What we gain, and lose, when machines read for us

Prof. Lutz Koepnick, Vanderbilt University

Computers do more and more of our reading for us today. In most cases, however, we are unaware of this fact. Search engines such as Google read billions of web pages in the blink of an eye to facilitate our quest for knowledge. Servers and routers constantly read incoming blocks of data to reconstruct coherent information from scattered transmission packages. Computers read us whenever we type words on a keyboard so as to display our thoughts on our monitors. GPS devices read satellite positions and preprogrammed maps to provide us with accurate information about our locations and desired directions. Machine voices read prefigured bits and pieces of text to all of us, at all corners of contemporary life.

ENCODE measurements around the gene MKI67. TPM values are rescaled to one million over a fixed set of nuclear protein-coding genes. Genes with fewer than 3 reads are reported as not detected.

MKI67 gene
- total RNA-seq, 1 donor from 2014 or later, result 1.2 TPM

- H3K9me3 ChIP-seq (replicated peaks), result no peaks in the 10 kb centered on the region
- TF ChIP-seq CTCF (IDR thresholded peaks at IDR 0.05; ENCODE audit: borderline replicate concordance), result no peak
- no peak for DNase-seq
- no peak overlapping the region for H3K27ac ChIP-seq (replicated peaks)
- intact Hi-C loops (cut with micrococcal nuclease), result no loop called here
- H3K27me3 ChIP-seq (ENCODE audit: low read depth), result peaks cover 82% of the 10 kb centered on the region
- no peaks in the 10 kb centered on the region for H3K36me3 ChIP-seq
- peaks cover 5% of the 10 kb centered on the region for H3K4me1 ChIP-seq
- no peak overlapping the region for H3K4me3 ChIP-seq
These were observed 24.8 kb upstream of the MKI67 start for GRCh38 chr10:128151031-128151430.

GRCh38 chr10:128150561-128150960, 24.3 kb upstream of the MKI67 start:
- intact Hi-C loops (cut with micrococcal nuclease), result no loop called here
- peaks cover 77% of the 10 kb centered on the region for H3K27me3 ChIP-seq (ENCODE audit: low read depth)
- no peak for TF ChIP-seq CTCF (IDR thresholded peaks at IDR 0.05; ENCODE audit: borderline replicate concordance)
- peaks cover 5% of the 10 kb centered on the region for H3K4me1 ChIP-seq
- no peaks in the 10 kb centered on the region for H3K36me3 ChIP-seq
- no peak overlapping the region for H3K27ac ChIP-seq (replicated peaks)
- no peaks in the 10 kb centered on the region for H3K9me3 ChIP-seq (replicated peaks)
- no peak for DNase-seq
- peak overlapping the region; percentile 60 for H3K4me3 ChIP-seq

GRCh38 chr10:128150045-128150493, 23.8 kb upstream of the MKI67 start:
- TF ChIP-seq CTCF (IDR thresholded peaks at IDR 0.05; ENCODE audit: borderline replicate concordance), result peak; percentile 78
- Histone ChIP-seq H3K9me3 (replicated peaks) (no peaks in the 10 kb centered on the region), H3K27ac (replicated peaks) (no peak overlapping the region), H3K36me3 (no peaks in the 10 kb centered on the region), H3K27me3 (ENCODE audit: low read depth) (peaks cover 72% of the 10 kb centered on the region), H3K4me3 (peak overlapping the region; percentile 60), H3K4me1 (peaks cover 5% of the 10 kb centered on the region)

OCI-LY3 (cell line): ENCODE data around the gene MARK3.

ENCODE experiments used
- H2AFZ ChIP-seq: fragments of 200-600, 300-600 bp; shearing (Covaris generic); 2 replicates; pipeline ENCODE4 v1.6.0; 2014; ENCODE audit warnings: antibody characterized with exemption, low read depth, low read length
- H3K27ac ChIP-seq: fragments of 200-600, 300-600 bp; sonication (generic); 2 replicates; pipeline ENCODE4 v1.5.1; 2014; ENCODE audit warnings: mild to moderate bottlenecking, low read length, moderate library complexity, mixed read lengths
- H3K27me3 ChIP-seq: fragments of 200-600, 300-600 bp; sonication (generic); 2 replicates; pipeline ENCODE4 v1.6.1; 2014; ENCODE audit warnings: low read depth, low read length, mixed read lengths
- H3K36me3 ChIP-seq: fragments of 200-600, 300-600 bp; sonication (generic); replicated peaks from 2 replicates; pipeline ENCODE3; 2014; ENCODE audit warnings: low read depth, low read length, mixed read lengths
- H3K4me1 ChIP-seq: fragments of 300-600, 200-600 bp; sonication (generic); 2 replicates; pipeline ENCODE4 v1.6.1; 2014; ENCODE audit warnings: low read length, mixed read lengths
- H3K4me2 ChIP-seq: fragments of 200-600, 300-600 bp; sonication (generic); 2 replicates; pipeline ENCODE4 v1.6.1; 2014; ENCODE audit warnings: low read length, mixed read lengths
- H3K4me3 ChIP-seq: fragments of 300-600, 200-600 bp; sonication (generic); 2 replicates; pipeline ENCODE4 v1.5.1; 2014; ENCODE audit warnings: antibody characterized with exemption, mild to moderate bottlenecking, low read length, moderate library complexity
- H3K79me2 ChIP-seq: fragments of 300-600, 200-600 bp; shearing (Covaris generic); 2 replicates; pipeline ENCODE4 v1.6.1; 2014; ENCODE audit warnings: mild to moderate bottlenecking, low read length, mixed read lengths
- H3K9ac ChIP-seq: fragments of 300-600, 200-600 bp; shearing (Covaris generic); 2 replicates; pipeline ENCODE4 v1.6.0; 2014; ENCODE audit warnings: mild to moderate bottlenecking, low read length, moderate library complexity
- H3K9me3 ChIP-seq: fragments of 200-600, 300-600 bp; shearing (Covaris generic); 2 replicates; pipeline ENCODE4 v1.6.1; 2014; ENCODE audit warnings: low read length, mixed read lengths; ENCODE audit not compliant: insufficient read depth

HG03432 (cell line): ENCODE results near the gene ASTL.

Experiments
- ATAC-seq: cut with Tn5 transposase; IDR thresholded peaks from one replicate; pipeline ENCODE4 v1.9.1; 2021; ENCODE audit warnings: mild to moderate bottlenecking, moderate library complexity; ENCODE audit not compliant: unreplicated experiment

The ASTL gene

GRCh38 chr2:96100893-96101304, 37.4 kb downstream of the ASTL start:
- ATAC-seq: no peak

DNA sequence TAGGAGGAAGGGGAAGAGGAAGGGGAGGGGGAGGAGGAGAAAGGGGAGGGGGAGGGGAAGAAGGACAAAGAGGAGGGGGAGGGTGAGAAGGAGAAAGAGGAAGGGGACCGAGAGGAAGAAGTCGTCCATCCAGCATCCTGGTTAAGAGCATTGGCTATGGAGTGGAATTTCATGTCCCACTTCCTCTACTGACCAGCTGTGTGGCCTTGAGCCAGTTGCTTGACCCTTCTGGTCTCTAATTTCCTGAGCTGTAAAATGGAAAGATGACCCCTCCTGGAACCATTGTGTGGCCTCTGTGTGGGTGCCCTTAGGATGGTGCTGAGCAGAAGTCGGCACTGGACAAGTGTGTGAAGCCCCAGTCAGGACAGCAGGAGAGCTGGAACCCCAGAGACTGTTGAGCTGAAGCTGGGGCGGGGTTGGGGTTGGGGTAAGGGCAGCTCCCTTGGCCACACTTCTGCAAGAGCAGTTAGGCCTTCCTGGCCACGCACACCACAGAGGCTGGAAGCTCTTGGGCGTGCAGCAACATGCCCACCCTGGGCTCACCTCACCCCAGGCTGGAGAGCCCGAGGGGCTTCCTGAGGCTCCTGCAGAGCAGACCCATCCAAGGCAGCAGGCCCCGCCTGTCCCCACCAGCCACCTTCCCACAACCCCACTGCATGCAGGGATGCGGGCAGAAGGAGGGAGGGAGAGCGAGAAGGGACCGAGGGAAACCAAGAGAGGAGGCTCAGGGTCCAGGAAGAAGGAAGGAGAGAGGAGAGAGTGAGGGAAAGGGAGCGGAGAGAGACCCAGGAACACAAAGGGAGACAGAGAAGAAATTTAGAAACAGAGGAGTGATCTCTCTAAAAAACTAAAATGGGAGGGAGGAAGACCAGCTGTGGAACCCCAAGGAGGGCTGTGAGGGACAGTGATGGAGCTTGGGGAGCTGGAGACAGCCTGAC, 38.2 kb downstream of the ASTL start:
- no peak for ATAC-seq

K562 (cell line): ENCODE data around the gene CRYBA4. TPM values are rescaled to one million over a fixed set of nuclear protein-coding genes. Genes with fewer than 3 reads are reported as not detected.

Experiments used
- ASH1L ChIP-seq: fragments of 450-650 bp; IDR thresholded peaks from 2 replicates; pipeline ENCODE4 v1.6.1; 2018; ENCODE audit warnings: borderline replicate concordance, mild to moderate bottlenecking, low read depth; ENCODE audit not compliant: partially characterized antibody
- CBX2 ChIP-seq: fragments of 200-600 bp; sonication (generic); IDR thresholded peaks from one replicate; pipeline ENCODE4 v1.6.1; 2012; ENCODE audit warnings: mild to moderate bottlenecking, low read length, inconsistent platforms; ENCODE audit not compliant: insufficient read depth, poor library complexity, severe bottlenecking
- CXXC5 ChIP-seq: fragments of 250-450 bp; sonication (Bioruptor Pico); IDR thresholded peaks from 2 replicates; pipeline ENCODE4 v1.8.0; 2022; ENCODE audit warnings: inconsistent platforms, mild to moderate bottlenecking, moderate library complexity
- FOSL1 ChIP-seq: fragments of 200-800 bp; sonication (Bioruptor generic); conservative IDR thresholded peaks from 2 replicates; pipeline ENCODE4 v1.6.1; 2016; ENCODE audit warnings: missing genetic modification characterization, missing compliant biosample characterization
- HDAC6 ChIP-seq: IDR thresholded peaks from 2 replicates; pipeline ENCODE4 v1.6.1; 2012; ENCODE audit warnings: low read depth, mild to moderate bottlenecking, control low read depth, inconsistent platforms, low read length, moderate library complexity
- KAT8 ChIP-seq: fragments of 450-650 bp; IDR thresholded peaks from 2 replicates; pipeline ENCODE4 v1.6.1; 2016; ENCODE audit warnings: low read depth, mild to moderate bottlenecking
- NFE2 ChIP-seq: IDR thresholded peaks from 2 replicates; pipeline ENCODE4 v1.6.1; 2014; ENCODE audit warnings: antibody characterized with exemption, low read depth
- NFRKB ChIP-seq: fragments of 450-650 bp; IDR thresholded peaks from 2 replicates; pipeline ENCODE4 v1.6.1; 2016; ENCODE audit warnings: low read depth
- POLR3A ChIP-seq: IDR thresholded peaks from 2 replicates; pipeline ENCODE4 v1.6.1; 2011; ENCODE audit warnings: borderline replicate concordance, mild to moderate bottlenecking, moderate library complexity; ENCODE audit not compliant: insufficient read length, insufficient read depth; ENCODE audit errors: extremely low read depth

We have mostly come to rely on machines reading for and to us because of their reliability. Computational reading might generate things that surprise users as informative and unexpected, but only because it executes codes and functions that leave little room for error or deviation. We might not understand exactly what happens inside the machine when Google facilitates our thirst for knowledge. But our response to its mode of reading is largely driven by our belief in the objectivity of rule-bound numerical operations, the assumption that any computational process is not only predictable but could be made entirely transparent.

Human readers, on the other hand, are notoriously fickle and unpredictable. No one really knows exactly what it takes for the human mind to understand and process text. But, then again, isn’t this sense of fuzziness, subjectivity, and unpredictability what reading is all about? We may want to stop and think whether we should call machine reading, precisely because of its utter objectivity and consistency, reading at all.

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